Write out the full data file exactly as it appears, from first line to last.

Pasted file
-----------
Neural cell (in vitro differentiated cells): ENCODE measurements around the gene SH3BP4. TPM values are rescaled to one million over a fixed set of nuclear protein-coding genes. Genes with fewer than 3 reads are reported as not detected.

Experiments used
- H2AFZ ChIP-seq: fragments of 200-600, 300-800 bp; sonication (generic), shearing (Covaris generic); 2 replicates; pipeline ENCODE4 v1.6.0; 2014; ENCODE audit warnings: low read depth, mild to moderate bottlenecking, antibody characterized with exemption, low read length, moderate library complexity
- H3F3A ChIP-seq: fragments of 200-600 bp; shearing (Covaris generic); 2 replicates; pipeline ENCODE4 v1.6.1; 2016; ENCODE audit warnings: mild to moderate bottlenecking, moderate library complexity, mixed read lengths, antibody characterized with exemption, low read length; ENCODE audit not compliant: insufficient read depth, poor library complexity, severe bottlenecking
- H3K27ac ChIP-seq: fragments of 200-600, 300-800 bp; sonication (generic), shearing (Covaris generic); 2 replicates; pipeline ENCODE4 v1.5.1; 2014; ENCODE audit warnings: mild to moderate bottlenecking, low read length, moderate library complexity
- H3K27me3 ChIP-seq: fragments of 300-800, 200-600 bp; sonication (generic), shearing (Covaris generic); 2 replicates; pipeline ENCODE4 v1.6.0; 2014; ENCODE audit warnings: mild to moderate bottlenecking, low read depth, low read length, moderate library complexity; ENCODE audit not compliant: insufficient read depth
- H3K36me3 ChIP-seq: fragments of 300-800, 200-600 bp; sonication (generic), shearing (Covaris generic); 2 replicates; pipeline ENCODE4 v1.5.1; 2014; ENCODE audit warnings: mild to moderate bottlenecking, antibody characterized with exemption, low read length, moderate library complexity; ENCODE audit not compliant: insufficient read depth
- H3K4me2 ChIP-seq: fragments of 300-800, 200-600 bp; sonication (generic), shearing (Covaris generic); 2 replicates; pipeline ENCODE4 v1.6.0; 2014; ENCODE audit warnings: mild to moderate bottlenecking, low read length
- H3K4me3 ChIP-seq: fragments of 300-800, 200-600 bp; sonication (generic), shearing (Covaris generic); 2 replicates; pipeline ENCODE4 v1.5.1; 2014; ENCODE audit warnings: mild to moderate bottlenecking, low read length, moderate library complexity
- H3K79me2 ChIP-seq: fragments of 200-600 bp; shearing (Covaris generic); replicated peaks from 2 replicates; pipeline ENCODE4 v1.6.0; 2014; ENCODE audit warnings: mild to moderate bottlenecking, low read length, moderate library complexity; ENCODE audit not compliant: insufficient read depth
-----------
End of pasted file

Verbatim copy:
Neural cell (in vitro differentiated cells): ENCODE measurements around the gene SH3BP4. TPM values are rescaled to one million over a fixed set of nuclear protein-coding genes. Genes with fewer than 3 reads are reported as not detected.

Experiments used
- H2AFZ ChIP-seq: fragments of 200-600, 300-800 bp; sonication (generic), shearing (Covaris generic); 2 replicates; pipeline ENCODE4 v1.6.0; 2014; ENCODE audit warnings: low read depth, mild to moderate bottlenecking, antibody characterized with exemption, low read length, moderate library complexity
- H3F3A ChIP-seq: fragments of 200-600 bp; shearing (Covaris generic); 2 replicates; pipeline ENCODE4 v1.6.1; 2016; ENCODE audit warnings: mild to moderate bottlenecking, moderate library complexity, mixed read lengths, antibody characterized with exemption, low read length; ENCODE audit not compliant: insufficient read depth, poor library complexity, severe bottlenecking
- H3K27ac ChIP-seq: fragments of 200-600, 300-800 bp; sonication (generic), shearing (Covaris generic); 2 replicates; pipeline ENCODE4 v1.5.1; 2014; ENCODE audit warnings: mild to moderate bottlenecking, low read length, moderate library complexity
- H3K27me3 ChIP-seq: fragments of 300-800, 200-600 bp; sonication (generic), shearing (Covaris generic); 2 replicates; pipeline ENCODE4 v1.6.0; 2014; ENCODE audit warnings: mild to moderate bottlenecking, low read depth, low read length, moderate library complexity; ENCODE audit not compliant: insufficient read depth
- H3K36me3 ChIP-seq: fragments of 300-800, 200-600 bp; sonication (generic), shearing (Covaris generic); 2 replicates; pipeline ENCODE4 v1.5.1; 2014; ENCODE audit warnings: mild to moderate bottlenecking, antibody characterized with exemption, low read length, moderate library complexity; ENCODE audit not compliant: insufficient read depth
- H3K4me2 ChIP-seq: fragments of 300-800, 200-600 bp; sonication (generic), shearing (Covaris generic); 2 replicates; pipeline ENCODE4 v1.6.0; 2014; ENCODE audit warnings: mild to moderate bottlenecking, low read length
- H3K4me3 ChIP-seq: fragments of 300-800, 200-600 bp; sonication (generic), shearing (Covaris generic); 2 replicates; pipeline ENCODE4 v1.5.1; 2014; ENCODE audit warnings: mild to moderate bottlenecking, low read length, moderate library complexity
- H3K79me2 ChIP-seq: fragments of 200-600 bp; shearing (Covaris generic); replicated peaks from 2 replicates; pipeline ENCODE4 v1.6.0; 2014; ENCODE audit warnings: mild to moderate bottlenecking, low read length, moderate library complexity; ENCODE audit not compliant: insufficient read depth